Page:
Atria Senior Living is the subject of “Assisted Living’s Broken Promises,” a report compiled by the Campaign to Improve Assisted Living. The report highlights serious problems, like patients receiving wrong medication, insufficient staff on hand, residents leaving the grounds unattended.
Over 1,000 events were reported, according to the campaign.
Atria Senior Living is one of the nation’s largest assisted and independent living chains and a for profit organization. An apartment in one of the 121 complexes in 27 states nationwide cost thousands of dollars a month. The report alleges that residents at Atria Senior Living have been seriously short-changed, and in some cases the mistakes led to deaths.
Residents have reported low staffing
According to the report:
* Atria Covell Gardens in Davis, Calif., was cited for having only one employee available to provide care to the facility’s 152 residents.
* AtriaVirginia Beach was cited for twice having no staff on duty at its assisted living component.
* A resident of Atria Campana Del Rio in Tucson, Ariz., died after receiving medicine meant for her husband for more than a month.
* An inspection of Atria Kingwood in Texas revealed a 26 percent medication error rate.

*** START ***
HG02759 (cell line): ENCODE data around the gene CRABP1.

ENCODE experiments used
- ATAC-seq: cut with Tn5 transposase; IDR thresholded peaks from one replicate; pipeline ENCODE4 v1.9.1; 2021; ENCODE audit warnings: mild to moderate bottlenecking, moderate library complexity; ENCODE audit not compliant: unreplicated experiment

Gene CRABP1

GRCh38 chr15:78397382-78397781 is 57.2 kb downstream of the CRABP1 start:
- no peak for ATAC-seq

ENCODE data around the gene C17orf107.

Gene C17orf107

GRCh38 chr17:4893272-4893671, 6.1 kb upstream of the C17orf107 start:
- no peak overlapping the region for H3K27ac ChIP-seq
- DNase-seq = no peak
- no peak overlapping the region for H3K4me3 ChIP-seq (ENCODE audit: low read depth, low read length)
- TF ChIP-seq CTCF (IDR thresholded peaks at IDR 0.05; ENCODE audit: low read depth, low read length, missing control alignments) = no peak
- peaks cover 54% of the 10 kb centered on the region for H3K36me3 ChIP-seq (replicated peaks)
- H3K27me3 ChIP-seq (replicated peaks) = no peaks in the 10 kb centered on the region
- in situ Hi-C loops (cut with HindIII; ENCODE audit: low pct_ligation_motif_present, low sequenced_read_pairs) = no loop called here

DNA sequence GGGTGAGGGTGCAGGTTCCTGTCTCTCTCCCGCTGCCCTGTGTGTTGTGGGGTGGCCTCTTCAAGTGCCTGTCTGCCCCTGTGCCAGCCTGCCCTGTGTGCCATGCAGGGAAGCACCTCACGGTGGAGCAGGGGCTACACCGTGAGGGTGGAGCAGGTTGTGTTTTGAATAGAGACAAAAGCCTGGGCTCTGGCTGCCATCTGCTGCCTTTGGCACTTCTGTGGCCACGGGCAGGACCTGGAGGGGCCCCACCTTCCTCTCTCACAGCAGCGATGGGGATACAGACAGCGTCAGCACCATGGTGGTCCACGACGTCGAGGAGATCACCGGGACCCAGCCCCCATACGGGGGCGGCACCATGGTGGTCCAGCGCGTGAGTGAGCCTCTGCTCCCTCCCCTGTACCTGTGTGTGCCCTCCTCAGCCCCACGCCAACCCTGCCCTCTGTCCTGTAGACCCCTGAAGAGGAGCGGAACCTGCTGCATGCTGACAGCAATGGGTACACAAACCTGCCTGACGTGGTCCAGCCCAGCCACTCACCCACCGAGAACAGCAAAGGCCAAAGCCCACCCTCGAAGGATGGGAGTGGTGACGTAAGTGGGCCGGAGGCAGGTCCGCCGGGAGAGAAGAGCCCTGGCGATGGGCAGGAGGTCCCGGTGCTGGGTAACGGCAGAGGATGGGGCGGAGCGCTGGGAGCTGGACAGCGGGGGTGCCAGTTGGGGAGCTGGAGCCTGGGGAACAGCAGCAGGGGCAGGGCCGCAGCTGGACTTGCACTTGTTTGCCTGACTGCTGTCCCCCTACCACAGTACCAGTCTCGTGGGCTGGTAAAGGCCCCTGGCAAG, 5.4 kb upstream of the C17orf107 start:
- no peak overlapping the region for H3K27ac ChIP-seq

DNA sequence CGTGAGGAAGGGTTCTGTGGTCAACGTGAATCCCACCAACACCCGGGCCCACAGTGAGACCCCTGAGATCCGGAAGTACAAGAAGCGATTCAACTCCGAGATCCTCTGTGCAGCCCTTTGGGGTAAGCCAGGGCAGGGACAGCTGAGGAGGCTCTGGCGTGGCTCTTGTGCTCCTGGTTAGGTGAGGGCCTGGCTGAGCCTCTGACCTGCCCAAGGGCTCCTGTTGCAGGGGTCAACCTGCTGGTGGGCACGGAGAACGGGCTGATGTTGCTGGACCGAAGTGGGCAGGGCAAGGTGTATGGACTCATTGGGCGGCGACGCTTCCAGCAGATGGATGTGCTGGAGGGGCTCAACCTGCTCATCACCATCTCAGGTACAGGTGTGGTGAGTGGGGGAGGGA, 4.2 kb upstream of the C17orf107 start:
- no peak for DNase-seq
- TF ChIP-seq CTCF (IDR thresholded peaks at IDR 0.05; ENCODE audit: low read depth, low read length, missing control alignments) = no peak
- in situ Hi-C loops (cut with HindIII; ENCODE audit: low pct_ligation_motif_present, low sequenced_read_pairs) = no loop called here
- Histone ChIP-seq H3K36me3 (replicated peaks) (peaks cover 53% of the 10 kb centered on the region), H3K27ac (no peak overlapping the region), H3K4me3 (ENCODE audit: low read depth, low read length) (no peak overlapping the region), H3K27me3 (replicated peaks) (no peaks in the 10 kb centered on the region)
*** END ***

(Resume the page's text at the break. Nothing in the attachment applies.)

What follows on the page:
In preparing its report, the Campaign to Improve Assisted Living spoke to residents, families and staff at Atria Senior Living and these are some of the responses they received:
“I’ve been a resident at Atria El Camino Gardens for four years. I moved here because I had problems with my eyesight and now I’m legally blind. When I first came, the food was good and the cost reasonable. That was before Atria took over.”
–Atria Resident in Carmichael, Calif.
“I worked at Atria Kew Gardens from September 2005 to July 2006. I was hired to run the recreation program for the facility’s Alzheimer’s-affected residents. Not long after this, I was told that I would have to start supervising this night nursing staff. I do not have any clinical background experience, I did not hire the staff I was supposed to supervise, and this would take my focus away from the successful program I’d developed to take care of the residents.”
–Kathryn Kuhn, Queens, New York
“Lately my mother has not been dressed well or had make-up applied. When I asked a staff member about it, she told me that they have so many residents to care for that they can only devote about 20 minutes for morning preparations for each resident requiring assistance. We are paying $2,000 a month for such limited personal attention. Outrageous.”
–Daughter of an Atria Resident, Chula Vista, Calif.
The Campaign to Improve Assisted Living is a coalition that includes the Service Employees International Union, assisted living residents, caregivers, family members, and senior advocates working together to make sure that assisted living facilities provide quality, safe housing and services at a good value.
The Campaign to Improve Assisted Living is not a government agency and does not have any enforcement capability.